Thursday, January 21, 2010

The True Problem

Republicans are really just obstructionists.  Their constant fixation is with how to keep big government from getting bigger, and how to make big government "work".  And the health care debate is only the most recent iteration of this insanity. 

The Republican line on this whole debate has been uniquely absurd, even for them.  Here it is, in all of it's conflicting glory:

1) Obamacare represents a government takeover of health care.
2)  Government takeovers of health care are bad.
3) Obamacare would result in reducing funding for Medicare, a government run health care program.
4) Somehow, this is also bad.

It just puzzles me to see Republicans railing against socialized medicine while defending the rights of seniors to socialized medicine.  Their is some serious cognitive dissonance going on here.  The big problem is that, as I have written before, in a nation in which my property is up for grabs through the legislative process, and can be given to other "deserving" groups, tiny interests (such as seniors) have a large interest in supporting big government programs that benefit them.  All the while, the rest of us only lose a tiny chunk of our pay check.  This doesn't seem so bad.  Except for the fact that there are hundreds of interests suckling at the breast of the American working public.  In the aggregate, farmers, seniors, the indigent, children, homeowners, contractors, etc. are killing the very foundation that America was built on.  That an American is responsible to take care of himself.  We band together for protection, but we are in the end personally responsible.

Once we've given up on that basic principle, we've lost hope.  Which is why I don't hold out too much hope for the Republicans or the Democrats.  They are a bunch of sniveling cowards.  And I can't blame them really.  If you turn against every organized interest as a politician, save for the extremely rare exceptions such as Ron Paul, you lose elections.  And that's what it comes down to.  Our system is simply flawed, and politicians are forced to allow tiny creeping steps on our liberty.  At some point, it must stop.  Tyranny has been coming slowly for about 100 years.  And what can't continue, won't.  And this can't go on.

Thursday, January 14, 2010

Puritanical Shortsightedness

I have recently become convinced that evangelical American Christians do essentially two things pretty well.  They keep their kids from swearing, and they keep them from having sex before marriage, or at least they clearly express their displeasure with those two specific sins.  And I believe that they are sins (for the most part).  For the first sin, as Ephesians 5 says, "Nor should their be obscenity, foolish talk or coarse joking, which are out of place, but rather Thanksgiving."  And the latter should be clear from many verses about purity.  So I'm not saying that Christians are off base by discouraging these sins in their children.  I just wish that they would treat other sins with the same tenacity that they do these two.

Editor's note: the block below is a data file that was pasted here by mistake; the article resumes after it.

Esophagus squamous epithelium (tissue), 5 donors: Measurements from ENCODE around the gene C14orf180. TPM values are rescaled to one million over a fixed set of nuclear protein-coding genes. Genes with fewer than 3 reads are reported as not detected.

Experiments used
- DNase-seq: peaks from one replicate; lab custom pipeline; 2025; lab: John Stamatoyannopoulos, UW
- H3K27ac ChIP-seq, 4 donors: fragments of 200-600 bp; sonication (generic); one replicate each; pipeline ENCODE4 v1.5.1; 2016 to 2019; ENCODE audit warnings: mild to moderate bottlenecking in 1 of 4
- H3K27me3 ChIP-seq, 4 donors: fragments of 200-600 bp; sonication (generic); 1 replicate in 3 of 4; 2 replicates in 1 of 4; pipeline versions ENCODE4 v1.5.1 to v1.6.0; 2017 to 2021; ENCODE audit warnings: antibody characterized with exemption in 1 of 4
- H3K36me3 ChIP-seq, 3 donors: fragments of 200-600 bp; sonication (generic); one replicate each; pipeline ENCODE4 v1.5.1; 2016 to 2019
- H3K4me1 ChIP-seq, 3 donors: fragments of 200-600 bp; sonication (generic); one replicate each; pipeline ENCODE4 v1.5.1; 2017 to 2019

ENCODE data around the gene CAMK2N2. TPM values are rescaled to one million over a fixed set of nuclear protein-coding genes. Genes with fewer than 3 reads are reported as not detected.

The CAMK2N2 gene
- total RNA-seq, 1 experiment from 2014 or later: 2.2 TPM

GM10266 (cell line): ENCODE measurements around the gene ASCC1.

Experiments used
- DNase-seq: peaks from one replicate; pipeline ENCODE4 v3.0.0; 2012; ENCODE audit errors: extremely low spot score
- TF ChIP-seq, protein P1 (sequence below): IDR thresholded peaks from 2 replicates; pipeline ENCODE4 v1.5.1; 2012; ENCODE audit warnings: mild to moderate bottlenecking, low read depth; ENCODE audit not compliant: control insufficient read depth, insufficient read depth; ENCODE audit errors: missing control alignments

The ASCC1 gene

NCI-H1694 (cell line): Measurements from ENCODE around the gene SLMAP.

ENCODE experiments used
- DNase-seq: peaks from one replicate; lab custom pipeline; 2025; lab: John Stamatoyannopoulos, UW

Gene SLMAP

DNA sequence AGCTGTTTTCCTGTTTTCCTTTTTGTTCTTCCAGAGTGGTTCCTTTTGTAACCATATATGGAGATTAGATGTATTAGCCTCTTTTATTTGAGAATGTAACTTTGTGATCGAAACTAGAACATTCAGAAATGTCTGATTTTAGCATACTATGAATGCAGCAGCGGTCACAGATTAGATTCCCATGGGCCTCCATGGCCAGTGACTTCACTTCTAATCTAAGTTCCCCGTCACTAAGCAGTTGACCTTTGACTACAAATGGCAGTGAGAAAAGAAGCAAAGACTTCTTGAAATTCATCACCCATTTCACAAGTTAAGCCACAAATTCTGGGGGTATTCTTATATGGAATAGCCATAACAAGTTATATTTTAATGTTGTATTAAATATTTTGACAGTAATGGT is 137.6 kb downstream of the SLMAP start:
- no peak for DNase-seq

Imagine if a parent would wash their child's mouth out with soap for gossiping?  Or for using coarse language that's not included in our society's list of "swear words"?  Or if they would give their children lectures on the dangers of coveting?  Or jealousy?  What a better church we would have!  What a more Christlike body of believers we would have!  If only Christians could harness their cursin' and sex fighting zeal to every area of their children's lives.

Monday, January 11, 2010

The Crucial Question

I feel a little like the man from the Ayn Rand Institute who was on Glenn Beck.  Not that I'm an Objectivist by any stretch.  But I feel like the whole debate regarding health care reform misses the point.  The debate here is no debate at all.  Conservatives rail against a government takeover of health care.  Liberals claim that every person deserves health care.  But the roots of this problem go back to basic questions of political philosophy.  And the debate reveals the generally homogenous philosophies of our politicians. 

As the man from ARI rightly pointed out, the real debate here should be about whether or not government has the right to take your money and give it to someone else.  And this debate rests on whether or not we agree with our Founders that rights come from God and that if government has the right to define our rights, then our rights are never safe.  But we are actively trying to create new rights.  No longer do you have the right to life, liberty, and property.  You now have the right to health care.  Not only do you have the right to health care, but you MUST have health care.  Regardless of whether or not you want it. 

Few Republicans would worry about natural rights principles (Ron Paul, and perhaps Bachmann, Demint, and Coburn.  Perhaps.).  But this is the critical issue at play here.  Because when government tells you that you must do something, inevitably, someone has to pay for it.  Which means that property rights suffer.  When government creates rights, other rights suffer.  This is the question, and where we should be focused.  Until entitlements are dealt with, nothing will be solved.  And until we once again embrace principles of natural rights, entitlements will never die.